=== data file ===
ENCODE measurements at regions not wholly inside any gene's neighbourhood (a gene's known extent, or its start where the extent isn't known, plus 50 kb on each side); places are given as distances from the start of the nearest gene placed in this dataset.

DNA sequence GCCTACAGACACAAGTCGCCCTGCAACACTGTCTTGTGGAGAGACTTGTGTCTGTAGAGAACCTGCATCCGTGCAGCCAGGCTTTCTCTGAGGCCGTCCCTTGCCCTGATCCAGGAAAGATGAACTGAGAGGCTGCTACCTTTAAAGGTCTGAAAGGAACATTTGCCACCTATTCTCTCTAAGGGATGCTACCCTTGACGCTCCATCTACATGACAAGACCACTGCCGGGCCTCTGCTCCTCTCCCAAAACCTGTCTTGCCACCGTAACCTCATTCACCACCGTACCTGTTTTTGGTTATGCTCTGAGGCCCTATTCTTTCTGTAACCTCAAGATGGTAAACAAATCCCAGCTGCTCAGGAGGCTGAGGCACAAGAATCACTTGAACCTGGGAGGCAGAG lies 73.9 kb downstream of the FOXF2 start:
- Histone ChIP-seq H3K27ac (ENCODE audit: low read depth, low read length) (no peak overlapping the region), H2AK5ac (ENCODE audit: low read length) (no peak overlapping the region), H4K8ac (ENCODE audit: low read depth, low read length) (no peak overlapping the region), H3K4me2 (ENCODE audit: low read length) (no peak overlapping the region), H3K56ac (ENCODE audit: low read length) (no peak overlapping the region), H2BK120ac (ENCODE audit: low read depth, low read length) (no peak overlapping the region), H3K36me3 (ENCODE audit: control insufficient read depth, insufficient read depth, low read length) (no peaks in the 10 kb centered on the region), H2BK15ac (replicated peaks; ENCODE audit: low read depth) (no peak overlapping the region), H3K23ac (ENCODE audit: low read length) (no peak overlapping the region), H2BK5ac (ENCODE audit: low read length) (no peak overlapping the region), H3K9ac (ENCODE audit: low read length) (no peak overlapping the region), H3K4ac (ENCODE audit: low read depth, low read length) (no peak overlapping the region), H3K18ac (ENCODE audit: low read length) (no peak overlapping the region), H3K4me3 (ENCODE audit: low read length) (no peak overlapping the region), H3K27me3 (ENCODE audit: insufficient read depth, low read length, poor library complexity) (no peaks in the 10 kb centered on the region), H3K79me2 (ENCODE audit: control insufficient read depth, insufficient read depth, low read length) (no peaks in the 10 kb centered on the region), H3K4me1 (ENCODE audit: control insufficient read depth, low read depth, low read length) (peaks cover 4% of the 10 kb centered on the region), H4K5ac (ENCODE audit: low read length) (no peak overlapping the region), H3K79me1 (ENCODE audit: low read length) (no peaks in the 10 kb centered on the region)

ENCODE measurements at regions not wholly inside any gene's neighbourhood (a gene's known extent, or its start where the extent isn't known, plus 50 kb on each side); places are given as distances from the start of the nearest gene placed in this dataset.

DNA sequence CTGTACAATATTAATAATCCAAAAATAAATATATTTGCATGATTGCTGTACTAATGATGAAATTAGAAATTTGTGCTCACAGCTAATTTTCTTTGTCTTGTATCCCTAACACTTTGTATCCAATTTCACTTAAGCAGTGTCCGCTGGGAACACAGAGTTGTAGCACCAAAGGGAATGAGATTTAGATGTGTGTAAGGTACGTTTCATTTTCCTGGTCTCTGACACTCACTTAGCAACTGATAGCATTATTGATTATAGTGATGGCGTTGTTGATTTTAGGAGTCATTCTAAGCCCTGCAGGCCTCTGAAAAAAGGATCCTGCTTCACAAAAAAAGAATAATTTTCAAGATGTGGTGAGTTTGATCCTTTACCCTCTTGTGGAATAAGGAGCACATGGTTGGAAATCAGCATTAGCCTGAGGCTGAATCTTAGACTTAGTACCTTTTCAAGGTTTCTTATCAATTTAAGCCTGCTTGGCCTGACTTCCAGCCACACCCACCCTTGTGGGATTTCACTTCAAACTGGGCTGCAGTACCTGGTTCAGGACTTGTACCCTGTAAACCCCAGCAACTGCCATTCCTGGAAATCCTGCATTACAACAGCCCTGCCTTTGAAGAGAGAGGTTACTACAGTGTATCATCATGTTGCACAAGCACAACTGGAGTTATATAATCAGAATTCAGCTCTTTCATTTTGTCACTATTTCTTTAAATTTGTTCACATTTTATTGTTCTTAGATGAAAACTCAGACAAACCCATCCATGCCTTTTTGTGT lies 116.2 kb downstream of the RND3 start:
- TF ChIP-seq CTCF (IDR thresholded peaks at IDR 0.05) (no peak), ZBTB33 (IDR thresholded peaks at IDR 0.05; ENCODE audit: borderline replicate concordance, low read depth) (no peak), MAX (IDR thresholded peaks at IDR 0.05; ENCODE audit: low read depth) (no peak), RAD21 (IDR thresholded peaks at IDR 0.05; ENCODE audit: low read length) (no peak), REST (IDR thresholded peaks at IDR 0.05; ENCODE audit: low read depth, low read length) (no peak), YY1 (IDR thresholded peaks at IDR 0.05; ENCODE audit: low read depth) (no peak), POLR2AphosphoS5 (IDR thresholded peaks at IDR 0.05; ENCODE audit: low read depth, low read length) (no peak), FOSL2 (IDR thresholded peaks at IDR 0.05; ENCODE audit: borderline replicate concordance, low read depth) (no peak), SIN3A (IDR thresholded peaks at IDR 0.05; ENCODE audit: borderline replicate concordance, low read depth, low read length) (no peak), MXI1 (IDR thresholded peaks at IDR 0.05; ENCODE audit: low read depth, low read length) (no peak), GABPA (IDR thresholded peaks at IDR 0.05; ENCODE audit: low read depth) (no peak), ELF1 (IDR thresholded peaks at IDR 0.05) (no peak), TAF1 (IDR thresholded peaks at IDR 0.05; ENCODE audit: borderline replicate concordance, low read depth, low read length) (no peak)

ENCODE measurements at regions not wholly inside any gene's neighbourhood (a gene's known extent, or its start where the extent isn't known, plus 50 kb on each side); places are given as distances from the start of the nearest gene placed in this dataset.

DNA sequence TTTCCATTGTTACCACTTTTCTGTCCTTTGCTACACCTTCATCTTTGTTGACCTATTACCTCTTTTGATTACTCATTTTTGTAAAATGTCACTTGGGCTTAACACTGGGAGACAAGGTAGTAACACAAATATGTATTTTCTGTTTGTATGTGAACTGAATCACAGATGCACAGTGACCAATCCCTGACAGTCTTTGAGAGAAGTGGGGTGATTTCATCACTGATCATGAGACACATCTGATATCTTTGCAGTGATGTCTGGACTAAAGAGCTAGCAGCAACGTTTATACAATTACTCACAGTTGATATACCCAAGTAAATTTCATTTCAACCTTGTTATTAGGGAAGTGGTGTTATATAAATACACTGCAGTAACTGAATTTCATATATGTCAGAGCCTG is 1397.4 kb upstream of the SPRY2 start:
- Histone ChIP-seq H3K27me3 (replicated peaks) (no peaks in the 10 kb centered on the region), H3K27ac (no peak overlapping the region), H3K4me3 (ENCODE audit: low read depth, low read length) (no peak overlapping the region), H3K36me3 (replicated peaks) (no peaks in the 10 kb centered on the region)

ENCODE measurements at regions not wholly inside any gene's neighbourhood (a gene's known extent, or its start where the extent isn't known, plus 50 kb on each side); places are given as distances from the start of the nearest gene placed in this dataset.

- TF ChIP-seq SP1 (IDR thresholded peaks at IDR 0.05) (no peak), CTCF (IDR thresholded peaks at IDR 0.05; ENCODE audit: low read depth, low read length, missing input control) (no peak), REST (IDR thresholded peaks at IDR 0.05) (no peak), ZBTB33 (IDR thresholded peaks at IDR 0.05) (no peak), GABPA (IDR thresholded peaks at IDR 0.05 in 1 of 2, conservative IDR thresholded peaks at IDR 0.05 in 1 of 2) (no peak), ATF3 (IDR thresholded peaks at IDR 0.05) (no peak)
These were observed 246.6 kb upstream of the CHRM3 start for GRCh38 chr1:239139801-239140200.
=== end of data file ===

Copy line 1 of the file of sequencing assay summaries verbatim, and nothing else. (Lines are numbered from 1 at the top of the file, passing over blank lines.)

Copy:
ENCODE measurements at regions not wholly inside any gene's neighbourhood (a gene's known extent, or its start where the extent isn't known, plus 50 kb on each side); places are given as distances from the start of the nearest gene placed in this dataset.